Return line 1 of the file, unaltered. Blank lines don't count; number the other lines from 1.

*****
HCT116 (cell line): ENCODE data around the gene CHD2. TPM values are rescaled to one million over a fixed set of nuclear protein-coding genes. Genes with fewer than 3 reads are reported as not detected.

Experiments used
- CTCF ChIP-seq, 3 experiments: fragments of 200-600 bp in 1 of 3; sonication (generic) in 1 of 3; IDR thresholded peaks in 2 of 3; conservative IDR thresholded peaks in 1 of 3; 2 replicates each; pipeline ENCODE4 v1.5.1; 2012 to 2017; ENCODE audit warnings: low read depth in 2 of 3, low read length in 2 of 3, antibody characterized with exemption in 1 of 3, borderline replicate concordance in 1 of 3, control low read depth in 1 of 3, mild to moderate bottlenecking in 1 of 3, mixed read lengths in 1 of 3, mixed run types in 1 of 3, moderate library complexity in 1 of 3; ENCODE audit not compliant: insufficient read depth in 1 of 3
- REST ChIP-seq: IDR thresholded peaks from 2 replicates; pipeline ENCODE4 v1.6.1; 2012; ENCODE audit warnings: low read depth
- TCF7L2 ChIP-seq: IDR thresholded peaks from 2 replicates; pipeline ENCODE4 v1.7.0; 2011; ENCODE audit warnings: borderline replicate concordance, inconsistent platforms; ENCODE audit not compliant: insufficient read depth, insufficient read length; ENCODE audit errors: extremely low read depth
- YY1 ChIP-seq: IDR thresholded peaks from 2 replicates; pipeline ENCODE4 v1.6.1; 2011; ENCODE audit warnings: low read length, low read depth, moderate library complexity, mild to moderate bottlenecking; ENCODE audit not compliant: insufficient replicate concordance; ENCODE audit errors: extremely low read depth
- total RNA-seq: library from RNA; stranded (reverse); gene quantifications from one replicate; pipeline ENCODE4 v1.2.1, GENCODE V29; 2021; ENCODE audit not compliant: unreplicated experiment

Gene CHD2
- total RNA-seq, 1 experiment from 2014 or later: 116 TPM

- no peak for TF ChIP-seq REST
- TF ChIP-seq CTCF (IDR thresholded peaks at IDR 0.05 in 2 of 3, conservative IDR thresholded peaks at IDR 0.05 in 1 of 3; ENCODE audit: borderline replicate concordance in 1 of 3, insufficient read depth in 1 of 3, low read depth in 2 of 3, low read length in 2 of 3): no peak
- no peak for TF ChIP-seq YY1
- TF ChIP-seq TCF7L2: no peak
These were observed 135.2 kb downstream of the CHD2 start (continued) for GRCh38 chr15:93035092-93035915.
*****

HCT116 (cell line): ENCODE data around the gene CHD2. TPM values are rescaled to one million over a fixed set of nuclear protein-coding genes. Genes with fewer than 3 reads are reported as not detected.